What would you say motivates you to do what you do?
My main motivation has long been building intelligent computing machines and systems that mimic some aspect of human perception or reasoning. This has naturally translated into what I have been doing that is extracting insights/actions from data of all types using a multitude of disciplines and technologies such as ML/AI for the purpose of creating value, either as new data products/services or improving the existing ones, to achieve a specific business objective.
What led you to your current role?
Since I was a little kid, I had a great interest in science fiction stories and movies that had to do with intelligent artificial beings like Hal in “2001 a space odyssey”, Data in “Star Trek the Next Generation”, and R2D2 in “Star Wars.” Those interests from early childhood led me to pursue my education in ML/AI and later focus on developing relevant applications in my professional work, even when it was not the fashion of the day. I am excited that these technologies are finally in the spotlight and have become a household name in the last few years. For someone who has long been dedicated to finding and developing real-world applications of these technologies, the recent interest in ML/AI is now even more motivating and fulfilling.
Did you have any key mentors or people who deeply influenced you, can you tell us about them?
We are the sums of our experiences. To great extent, they define who we are and whom we become. Early on during my career, I had the fortune of working with a few pioneers and visionaries in pattern recognition and machine learning at Case Western Reserve University and later at HNC Software. These encounters developed further interest in me to pursue the use of PAMLAI (Predictive Analytics, Machine Learning, AI) technologies in real-world business problems ranging from device failure, credit risk, handprint recognition, and fraud detection to many others. I have also been fortunate to work and engage with many talented people and innovative companies across the world—from Fortune 500 to small start-ups—each with their own unique data and analytics challenges. Through the years, such engagements and interactions have not only helped expand my horizon on potential uses of analytics but have also deepened my knowledge of the technologies involved.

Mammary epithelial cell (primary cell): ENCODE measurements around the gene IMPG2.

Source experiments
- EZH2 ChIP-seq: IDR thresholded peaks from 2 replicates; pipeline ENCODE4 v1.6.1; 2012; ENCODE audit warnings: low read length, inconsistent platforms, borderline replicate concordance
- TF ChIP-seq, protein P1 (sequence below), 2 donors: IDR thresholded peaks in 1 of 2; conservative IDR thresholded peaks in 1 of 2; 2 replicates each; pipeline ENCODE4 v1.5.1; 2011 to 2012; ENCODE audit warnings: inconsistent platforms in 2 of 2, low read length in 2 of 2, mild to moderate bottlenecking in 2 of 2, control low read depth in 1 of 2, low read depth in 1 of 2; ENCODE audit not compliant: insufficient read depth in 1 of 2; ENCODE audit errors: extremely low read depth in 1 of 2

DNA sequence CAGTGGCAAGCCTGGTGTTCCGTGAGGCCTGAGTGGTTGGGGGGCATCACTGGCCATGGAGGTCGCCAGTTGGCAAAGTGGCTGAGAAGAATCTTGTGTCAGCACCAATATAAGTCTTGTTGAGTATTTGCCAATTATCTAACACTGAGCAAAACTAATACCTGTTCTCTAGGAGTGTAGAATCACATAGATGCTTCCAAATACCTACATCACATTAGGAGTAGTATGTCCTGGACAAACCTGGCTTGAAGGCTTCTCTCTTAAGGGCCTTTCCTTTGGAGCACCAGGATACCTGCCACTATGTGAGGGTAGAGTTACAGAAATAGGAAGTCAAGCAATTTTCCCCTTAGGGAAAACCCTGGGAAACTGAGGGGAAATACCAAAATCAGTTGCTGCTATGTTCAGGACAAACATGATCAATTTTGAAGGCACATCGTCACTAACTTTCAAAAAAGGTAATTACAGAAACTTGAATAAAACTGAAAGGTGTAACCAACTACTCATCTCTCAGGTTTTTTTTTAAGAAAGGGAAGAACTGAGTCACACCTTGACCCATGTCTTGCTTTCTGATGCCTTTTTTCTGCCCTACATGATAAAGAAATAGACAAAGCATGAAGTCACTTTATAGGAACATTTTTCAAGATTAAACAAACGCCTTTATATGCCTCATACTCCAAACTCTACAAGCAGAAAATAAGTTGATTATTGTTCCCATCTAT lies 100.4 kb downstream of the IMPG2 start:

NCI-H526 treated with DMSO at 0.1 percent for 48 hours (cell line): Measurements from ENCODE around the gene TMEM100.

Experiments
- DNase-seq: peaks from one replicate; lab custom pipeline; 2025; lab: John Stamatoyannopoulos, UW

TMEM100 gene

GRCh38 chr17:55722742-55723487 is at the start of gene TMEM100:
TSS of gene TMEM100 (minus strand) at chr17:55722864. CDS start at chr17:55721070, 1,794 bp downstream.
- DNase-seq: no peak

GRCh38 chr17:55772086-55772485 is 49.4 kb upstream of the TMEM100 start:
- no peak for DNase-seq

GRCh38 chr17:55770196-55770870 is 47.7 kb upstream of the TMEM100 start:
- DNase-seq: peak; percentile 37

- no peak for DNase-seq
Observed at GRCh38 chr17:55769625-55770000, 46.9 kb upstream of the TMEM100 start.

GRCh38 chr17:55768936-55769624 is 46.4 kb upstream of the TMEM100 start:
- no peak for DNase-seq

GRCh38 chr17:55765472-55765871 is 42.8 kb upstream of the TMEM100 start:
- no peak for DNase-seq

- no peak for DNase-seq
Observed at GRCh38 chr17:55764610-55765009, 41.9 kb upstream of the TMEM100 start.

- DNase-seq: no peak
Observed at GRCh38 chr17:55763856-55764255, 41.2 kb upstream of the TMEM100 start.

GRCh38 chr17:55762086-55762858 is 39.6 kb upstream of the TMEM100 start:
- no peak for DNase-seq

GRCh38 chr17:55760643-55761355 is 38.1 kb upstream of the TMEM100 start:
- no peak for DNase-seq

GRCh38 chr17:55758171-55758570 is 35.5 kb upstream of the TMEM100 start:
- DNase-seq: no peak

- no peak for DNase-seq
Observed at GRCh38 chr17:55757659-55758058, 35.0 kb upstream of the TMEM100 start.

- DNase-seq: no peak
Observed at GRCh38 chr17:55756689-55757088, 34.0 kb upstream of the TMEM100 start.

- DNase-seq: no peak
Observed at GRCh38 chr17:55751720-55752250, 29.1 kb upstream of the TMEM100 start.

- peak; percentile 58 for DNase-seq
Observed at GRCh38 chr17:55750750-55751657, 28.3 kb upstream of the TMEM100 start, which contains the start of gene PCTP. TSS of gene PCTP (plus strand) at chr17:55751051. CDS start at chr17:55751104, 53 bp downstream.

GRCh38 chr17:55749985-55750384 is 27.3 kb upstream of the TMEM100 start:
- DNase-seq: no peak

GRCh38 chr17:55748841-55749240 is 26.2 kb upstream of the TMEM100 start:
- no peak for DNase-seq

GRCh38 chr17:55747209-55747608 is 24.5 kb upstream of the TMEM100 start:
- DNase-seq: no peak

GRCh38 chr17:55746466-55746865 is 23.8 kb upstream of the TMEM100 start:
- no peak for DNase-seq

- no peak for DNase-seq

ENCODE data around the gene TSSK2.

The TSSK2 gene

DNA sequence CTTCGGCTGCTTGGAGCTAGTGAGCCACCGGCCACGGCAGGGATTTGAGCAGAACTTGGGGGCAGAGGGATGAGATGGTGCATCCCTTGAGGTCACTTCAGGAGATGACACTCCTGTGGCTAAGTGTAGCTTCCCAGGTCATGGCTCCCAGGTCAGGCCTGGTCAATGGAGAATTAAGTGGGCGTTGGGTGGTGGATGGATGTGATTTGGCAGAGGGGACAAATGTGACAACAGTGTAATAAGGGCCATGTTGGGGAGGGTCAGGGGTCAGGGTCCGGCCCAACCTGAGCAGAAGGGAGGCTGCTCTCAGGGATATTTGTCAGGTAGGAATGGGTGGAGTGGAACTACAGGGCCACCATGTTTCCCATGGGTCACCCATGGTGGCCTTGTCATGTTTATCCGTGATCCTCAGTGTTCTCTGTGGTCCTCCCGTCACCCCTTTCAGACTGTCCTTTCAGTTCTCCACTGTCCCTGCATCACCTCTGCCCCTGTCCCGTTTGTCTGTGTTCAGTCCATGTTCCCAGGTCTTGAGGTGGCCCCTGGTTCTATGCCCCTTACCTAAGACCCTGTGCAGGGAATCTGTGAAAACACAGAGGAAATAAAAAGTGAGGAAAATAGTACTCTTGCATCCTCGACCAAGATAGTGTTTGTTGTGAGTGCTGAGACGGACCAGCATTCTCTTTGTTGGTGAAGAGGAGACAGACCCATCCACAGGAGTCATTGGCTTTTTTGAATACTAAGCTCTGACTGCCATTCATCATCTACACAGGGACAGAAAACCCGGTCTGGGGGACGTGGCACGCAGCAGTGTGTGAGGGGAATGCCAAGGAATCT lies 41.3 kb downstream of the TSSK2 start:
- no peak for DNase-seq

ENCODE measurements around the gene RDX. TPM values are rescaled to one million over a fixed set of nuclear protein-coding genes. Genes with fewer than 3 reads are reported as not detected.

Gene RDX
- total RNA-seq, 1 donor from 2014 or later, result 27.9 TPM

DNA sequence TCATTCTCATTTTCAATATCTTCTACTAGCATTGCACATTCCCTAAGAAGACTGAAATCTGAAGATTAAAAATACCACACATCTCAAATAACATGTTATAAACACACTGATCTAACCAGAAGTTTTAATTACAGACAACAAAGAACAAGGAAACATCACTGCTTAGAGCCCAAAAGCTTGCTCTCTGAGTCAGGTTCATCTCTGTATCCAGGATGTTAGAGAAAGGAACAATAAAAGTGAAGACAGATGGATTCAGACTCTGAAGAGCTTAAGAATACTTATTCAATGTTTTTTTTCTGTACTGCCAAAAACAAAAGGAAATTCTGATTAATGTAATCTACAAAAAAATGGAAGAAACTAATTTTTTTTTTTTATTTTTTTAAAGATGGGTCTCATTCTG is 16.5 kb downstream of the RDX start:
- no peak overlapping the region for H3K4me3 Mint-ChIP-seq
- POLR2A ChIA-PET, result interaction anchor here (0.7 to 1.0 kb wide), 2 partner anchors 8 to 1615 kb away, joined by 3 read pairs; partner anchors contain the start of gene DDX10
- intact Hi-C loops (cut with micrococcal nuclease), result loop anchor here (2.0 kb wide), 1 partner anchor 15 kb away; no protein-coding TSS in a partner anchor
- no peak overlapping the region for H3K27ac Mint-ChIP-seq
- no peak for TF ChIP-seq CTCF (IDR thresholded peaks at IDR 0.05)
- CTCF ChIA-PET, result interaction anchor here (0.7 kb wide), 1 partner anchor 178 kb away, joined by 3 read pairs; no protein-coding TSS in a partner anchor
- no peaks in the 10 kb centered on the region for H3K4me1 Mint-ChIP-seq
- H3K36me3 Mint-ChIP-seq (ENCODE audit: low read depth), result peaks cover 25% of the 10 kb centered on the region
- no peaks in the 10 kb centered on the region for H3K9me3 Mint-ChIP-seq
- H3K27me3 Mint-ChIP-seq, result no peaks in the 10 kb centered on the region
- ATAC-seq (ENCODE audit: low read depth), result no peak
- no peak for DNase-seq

Can you describe to us a current project/transformation you are working on?
In my recent role, one of our areas of focus is intelligent or cognitive automation. These use cases have to do with manual processes that require some sort of human cognitive intervention to achieve their goals. Consequently, one needs to exploit computer vision, character recognition, speech understanding, and/or natural language processing technologies to address these problems. These applications are nothing new but with the recent advances in these technologies, there are great possibilities for further automation and more consistent decisioning.
What has this project taught you?
Here are a few lessons:
(1) Setting the reasonable expectations with clients given the ML/AI hype cycle we are in now.
(2) Emphasizing the ever importance of data quality and proper labelling. As it is often the case, many clients believe that because they have made big investments in the data infrastructure, their data is ready for use for any application they may have. Data preparation and quality is often overlooked to a great degree in terms of resources and time.
(3) Attention to change management required to rip the benefit of the project. At the end of the day, an intelligent automated process will still need human intervention though at a much lower rate. Those who rely on the process for their decision making or tasks, must have complete confidence in its results or the full benefit cannot be realized.
What excites you most about the future?
We are at the start of a multi-decade innovation cycle in ML/AI. Due to availability of open source tools, computing resources (cloud), wide spread interest and explosion of data, there are enormous new business opportunities for building new intelligent systems for decisioning and automation (soft and hard). At the same time, due to the power of these technologies, we should not forget their dual usage. ML/AI can be used for Malicious purposes far beyond anything we have faced so far and we should prepare to address those in parallel as the applications continue to flourish in the coming years.
If you could give 1 piece of advice to someone looking to start a career in data & analytics, what would it be?
Like any other profession, “passion” is the key for success in this area. I see many people who are attracted to this area because it is the fashion of the day or provides them better pay. If one plans to start for a long-term career in data and analytics, they must love and appreciate data, be analytically strong, and be creative.